The goldfinch, p.8
production the other day in the Science Times of pointing out that there are more potential games of chess than there are grains of sand in the entire world. It’s ridiculous that a science writer for a major newspaper would feel compelled to belabor a fact so obvious.”
“Right,” I said, returning with effort from my thoughts.
“Like who doesn’t know that grains of sand on the planet, however numerous, are finite? It’s absurd that someone would even comment on such a non-issue, you know, like, Breaking News Story! Just throwing it out there, you know, as a supposedly arcane fact.”
Andy and I, in elementary school, had become friends under more or less traumatic circumstances: after we’d been skipped ahead a grade because of high test scores. Everyone now appeared to agree that this had been a mistake for both of us, though for different reasons. That year—bumbling around among boys all older and bigger than us, boys who tripped us and shoved us and slammed locker doors on our hands, who tore up our homework and spat in our milk, who called us maggot and faggot and dickhead (sadly, a natural for me, with a last name like Decker)—during that whole year (our Babylonian Captivity, Andy called it, in his faint glum voice) we’d struggled along side by side like a pair of weakling ants under a magnifying glass: shin-kicked, sucker-punched, ostracized, eating lunch huddled in the most out-of-the-way corner we could find in order to keep from getting ketchup packets and chicken nuggets thrown at us. For almost two years he had been my only friend, and vice versa. It depressed and embarrassed me to remember that time: our Autobot wars and Lego spaceships, the secret identities we’d assumed from classic Star Trek (I was Kirk, he was Spock) in an effort to make a game of our torments. Captain, it would appear that these aliens are holding us captive in some simulacrum of your schools for human children, on Earth.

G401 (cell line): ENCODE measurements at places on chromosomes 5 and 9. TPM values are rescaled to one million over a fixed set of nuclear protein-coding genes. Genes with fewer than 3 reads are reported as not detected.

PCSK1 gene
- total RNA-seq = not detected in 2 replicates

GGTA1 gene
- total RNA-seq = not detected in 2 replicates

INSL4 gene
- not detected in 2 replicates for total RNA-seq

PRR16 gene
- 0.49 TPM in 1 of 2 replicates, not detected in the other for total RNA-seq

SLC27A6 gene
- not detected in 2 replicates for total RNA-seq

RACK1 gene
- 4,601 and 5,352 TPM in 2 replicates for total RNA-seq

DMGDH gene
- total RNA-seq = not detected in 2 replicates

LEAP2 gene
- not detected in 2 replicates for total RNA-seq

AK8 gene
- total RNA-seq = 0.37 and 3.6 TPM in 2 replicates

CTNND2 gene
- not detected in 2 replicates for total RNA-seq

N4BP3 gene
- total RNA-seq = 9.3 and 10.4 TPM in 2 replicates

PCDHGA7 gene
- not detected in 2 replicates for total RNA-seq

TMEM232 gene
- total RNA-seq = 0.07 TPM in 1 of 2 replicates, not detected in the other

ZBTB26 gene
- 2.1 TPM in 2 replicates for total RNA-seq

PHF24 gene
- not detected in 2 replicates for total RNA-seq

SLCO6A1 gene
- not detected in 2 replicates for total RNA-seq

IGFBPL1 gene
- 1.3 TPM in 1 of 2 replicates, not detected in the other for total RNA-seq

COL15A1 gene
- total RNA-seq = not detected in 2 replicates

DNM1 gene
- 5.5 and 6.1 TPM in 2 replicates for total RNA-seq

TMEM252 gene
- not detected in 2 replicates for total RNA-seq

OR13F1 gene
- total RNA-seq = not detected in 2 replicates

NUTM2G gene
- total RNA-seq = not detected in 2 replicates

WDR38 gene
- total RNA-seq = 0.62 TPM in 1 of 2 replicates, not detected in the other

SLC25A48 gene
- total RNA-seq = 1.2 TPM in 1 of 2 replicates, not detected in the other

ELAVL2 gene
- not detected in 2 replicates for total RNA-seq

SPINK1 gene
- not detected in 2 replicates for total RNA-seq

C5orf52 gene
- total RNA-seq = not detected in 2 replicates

Before I’d been tossed in with a tight, competitive bunch of older boys, with a label reading “gifted” tied around my neck, I’d never been especially reviled or humiliated at school. But poor Andy—even before he was skipped ahead a grade—had always been a chronically picked-upon kid: scrawny, twitchy, lactose-intolerant, with skin so pale it was almost transparent, and a penchant for throwing out words like ‘noxious’ and ‘chthonic’ in casual conversation. As bright as he was, he was clumsy; his flat voice, his habit of breathing through his mouth due to a chronically blocked nose, gave him the appearance of being mildly stupid instead of excessively smart. Among the rest of his kittenish, sharp-toothed, athletic siblings—racing around between their friends and their sports teams and their rewarding after-school programs—he stood out like a random pastehead who had wandered out onto the lacrosse field by mistake.
Whereas I’d managed to recover, somewhat, from the catastrophe of fifth grade, Andy had not. He stayed home on Friday and Saturday nights; he never got invited to parties or to hang out in the park. As far as I knew, I was still his only friend. And though thanks to his mother he had all the right clothes, and dressed like the popular kids—even wore contact lenses some of the time—no one was fooled: hostile jock types who remembered him from the bad old days still pushed him around and called him “Threepio” for his long-ago mistake of wearing a Star Wars shirt to school.